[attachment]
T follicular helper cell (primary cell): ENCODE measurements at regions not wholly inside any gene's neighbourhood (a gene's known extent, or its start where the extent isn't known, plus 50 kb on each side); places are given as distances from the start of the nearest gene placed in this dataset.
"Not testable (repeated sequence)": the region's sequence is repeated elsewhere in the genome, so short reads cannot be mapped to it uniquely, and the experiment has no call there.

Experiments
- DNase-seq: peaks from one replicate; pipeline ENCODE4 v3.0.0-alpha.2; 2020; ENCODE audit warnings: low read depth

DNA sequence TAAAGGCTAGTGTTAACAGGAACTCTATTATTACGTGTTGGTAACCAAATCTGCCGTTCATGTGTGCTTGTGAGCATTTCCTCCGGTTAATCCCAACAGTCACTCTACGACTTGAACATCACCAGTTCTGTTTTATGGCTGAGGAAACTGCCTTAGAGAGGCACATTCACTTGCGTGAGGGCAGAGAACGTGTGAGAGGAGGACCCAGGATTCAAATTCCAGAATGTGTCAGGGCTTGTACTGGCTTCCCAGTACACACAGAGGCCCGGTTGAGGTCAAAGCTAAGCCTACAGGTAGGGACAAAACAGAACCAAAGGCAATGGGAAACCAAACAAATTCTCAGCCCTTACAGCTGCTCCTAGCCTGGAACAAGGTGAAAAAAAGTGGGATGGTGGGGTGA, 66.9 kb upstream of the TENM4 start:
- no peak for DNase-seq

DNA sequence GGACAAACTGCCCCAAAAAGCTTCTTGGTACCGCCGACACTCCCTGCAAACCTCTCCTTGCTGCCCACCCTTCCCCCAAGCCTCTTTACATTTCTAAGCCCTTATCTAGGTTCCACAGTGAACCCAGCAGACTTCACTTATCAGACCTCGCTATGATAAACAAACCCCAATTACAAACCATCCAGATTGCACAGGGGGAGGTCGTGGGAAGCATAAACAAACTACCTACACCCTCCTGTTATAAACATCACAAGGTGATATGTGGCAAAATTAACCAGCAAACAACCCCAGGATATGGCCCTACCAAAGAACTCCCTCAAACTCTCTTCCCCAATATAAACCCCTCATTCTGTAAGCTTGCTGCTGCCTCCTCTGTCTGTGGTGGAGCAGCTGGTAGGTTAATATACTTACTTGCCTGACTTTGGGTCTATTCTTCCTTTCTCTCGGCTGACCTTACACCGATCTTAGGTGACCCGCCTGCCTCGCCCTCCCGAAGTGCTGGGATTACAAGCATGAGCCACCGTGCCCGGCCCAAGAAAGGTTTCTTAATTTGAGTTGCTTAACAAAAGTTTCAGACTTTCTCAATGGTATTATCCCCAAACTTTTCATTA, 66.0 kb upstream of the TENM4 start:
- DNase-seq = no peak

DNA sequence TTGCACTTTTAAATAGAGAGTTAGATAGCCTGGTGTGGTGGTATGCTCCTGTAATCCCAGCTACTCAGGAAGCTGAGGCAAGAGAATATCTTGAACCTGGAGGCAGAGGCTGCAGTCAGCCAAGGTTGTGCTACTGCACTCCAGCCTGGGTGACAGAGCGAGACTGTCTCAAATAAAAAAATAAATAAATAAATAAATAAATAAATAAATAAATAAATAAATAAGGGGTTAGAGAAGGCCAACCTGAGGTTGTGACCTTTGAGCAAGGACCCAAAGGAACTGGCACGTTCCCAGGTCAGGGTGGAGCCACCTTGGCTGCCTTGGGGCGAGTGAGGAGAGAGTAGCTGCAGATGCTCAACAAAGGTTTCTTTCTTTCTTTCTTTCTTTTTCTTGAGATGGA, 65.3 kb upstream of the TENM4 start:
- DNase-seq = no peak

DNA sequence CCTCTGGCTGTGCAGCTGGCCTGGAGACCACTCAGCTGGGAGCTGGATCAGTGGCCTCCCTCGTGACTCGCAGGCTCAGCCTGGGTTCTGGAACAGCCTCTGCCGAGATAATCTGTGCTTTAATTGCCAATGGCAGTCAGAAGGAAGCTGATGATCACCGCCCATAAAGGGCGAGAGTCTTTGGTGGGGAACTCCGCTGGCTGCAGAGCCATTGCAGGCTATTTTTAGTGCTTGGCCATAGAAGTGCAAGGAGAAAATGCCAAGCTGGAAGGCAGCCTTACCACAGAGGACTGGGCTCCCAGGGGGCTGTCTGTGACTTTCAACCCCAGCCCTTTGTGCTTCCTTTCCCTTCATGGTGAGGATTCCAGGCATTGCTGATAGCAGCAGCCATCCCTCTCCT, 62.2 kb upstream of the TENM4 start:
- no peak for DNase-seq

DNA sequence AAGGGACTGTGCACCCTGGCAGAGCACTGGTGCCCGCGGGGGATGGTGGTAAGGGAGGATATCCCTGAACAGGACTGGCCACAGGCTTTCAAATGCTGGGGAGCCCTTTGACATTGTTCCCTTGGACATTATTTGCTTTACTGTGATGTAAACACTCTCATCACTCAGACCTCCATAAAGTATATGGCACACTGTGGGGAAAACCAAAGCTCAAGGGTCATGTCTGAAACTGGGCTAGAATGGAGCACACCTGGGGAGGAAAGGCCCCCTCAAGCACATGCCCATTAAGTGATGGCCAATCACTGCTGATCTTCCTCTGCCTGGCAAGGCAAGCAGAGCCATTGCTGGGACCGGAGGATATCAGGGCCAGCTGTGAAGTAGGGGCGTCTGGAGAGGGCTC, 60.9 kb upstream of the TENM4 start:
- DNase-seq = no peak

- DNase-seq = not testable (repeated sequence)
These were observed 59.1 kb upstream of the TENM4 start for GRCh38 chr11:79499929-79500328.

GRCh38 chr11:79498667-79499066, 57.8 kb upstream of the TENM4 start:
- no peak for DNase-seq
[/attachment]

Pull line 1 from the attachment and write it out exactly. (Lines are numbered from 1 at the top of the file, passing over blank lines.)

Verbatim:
T follicular helper cell (primary cell): ENCODE measurements at regions not wholly inside any gene's neighbourhood (a gene's known extent, or its start where the extent isn't known, plus 50 kb on each side); places are given as distances from the start of the nearest gene placed in this dataset.